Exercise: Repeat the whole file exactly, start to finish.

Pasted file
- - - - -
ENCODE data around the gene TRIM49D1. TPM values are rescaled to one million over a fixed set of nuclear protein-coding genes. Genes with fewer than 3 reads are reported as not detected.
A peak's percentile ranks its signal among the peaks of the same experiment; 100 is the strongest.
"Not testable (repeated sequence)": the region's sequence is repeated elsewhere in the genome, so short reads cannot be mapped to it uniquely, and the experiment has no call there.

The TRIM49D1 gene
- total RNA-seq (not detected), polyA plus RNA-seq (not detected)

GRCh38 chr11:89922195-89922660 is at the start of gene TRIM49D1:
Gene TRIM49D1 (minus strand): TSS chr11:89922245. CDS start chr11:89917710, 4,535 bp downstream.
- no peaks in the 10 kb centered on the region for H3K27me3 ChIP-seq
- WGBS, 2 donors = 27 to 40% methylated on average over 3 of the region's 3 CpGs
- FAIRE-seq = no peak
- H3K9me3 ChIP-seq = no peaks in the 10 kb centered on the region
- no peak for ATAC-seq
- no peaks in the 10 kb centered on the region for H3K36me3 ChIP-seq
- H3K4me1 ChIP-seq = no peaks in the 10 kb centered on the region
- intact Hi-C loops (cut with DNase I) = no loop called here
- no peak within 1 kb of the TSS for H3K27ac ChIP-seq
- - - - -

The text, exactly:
ENCODE data around the gene TRIM49D1. TPM values are rescaled to one million over a fixed set of nuclear protein-coding genes. Genes with fewer than 3 reads are reported as not detected.
A peak's percentile ranks its signal among the peaks of the same experiment; 100 is the strongest.
"Not testable (repeated sequence)": the region's sequence is repeated elsewhere in the genome, so short reads cannot be mapped to it uniquely, and the experiment has no call there.

The TRIM49D1 gene
- total RNA-seq (not detected), polyA plus RNA-seq (not detected)

GRCh38 chr11:89922195-89922660 is at the start of gene TRIM49D1:
Gene TRIM49D1 (minus strand): TSS chr11:89922245. CDS start chr11:89917710, 4,535 bp downstream.
- no peaks in the 10 kb centered on the region for H3K27me3 ChIP-seq
- WGBS, 2 donors = 27 to 40% methylated on average over 3 of the region's 3 CpGs
- FAIRE-seq = no peak
- H3K9me3 ChIP-seq = no peaks in the 10 kb centered on the region
- no peak for ATAC-seq
- no peaks in the 10 kb centered on the region for H3K36me3 ChIP-seq
- H3K4me1 ChIP-seq = no peaks in the 10 kb centered on the region
- intact Hi-C loops (cut with DNase I) = no loop called here
- no peak within 1 kb of the TSS for H3K27ac ChIP-seq